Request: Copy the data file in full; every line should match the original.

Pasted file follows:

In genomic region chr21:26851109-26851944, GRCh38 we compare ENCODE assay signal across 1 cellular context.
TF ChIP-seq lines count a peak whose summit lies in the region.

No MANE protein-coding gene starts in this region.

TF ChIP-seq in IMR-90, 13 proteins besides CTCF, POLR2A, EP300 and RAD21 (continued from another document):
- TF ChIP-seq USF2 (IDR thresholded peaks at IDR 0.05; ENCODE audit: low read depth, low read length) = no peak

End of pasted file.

In genomic region chr21:26851109-26851944, GRCh38 we compare ENCODE assay signal across 1 cellular context.
TF ChIP-seq lines count a peak whose summit lies in the region.

No MANE protein-coding gene starts in this region.

TF ChIP-seq in IMR-90, 13 proteins besides CTCF, POLR2A, EP300 and RAD21 (continued from another document):
- TF ChIP-seq USF2 (IDR thresholded peaks at IDR 0.05; ENCODE audit: low read depth, low read length) = no peak